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Questions over the decision to accept the sponsorship of the Olympic Stadium ‘wrap around’ from Dow Chemical were brought back into the spotlight yesterday as Meredith Alexander head of policy at ‘ActionAid’ resigned from her role as board member of the Commission for a Sustainable London 2012 live on Newsnight.

Her resignation came in protest at the involvement of Dow chemical as an Olympic sponsor despite the companies links to the Bhopal Disaster of 1984. It should be said that Dow Chemical itself played no part in the disaster, however having purchased Union Carbide the company responsible for the Bhopal plant in 1984 Alexander felt that ;

“they got the good stuff, they got the assets they got the shares, they also got any debts and any liabilities”

Alexander feels  “liabilities” includes compensation for the many thousands of victims and family members of thise who have died in the years following the disaster. An out of court settlement of $470 million was reached in 1989 and Dow Chemical stands by the assertion that this settlement was full and final; many argue this fund has been inadequate however and that victims were not fully consulted over the agreement.

I cannot hope to have a full understanding of the disaster and am in no place to point fingers. However it seems clear that awarding the deal to Dow was a pretty poor decision by LOCOG; it was only ever going to generate negative publicity. Perhaps this could have been avoided had another sponsor been chosen, however the prospect of a Nike or Mcdonalds wrap seems pretty horrible too.

Lets not forget, Dow certainly did manufacture Agent Orange and Napalm, two of the most destructive and morally questionable chemical weapons to have been used in the wars of the recent past. Giving Dow a chance to rebrand itself in the form of an environmentally sustainable wrap (open to interpretation I’m sure) is not something I want to see associated with the Olympic Games, and I wonder how any Vietnamese or Indian fans and athletes are likely to feel about entering a stadium that to them may serve as a distasteful reminder of the past.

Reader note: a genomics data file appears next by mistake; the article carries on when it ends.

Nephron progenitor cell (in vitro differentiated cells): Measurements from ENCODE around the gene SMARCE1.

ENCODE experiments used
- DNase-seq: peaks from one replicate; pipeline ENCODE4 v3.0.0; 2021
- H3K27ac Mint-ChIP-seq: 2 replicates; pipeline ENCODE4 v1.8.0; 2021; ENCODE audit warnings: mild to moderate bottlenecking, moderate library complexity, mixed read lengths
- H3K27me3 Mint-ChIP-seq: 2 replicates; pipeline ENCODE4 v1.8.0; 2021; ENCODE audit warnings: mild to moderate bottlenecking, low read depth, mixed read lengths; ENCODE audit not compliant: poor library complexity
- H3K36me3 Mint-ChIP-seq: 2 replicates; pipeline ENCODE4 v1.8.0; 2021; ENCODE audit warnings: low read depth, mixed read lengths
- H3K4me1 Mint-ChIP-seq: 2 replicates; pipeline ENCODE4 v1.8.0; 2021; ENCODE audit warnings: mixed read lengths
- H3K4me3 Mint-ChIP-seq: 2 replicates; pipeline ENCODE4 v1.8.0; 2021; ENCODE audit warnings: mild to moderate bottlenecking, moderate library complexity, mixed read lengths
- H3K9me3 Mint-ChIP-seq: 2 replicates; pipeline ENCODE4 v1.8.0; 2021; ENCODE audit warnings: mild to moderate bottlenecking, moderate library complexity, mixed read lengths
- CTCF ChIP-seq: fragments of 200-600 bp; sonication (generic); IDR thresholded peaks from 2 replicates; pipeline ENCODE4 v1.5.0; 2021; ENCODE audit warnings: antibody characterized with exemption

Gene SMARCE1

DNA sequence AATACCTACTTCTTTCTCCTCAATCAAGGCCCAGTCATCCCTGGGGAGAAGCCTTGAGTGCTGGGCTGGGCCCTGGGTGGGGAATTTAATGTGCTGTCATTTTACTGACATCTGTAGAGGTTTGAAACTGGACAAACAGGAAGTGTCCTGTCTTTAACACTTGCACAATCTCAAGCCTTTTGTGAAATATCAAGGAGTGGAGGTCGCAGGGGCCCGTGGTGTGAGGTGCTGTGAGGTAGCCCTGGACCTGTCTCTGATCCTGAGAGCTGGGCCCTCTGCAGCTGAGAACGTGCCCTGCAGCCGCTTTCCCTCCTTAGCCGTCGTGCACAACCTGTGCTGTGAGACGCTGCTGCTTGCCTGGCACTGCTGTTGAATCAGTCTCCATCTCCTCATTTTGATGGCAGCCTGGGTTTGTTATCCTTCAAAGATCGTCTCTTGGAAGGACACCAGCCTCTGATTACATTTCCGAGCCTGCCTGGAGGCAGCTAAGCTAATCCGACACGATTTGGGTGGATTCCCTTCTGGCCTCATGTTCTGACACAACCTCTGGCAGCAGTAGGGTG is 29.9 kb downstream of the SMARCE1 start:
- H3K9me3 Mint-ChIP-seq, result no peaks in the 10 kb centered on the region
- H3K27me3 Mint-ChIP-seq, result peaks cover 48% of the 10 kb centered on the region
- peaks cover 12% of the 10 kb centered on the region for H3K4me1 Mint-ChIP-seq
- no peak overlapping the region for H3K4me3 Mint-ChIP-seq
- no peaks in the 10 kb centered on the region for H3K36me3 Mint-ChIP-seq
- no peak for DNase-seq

The Tate modern art gallery has announced it’s chosen artist for the turbine hall during the Olympics will be Tino Sehgal. Whilst the exhibition will be running from April to October of 2012 the fact that the Olympics take place during that time is key as the work heads up the Tate’s offering to the ‘London 2012 festival’ which will run from June of 2012.

Alongside this will be the first major UK retrospective of British artist Damien Hirst’s work. Perhaps it would’ve been nicer if the Tate had really gone out on a limb for it’s 2012 programming, I’d of loved it if they had decided to fill the spaces with up and coming British artists rather than the works of a multimillionaire artist who has arguably passed the high point of his celebrity and popularity.

I know it may not necessarily be the Tate’s style to put on anything other than shows of well established artists and styles, often leaving out the more controversial pieces even within those collections. But is a retrospective really the sort of art which embodies the Olympic spirit? I’m not so sure.

About Me

As a part of a project with youth charity 'A New Direction' a group of young Londoners and I blog about the London Olympic and Paralympic games in 2012. Check out my twitter feed bellow and return here for updates on what ever Olympic or Paralympic issues have got me going each week!

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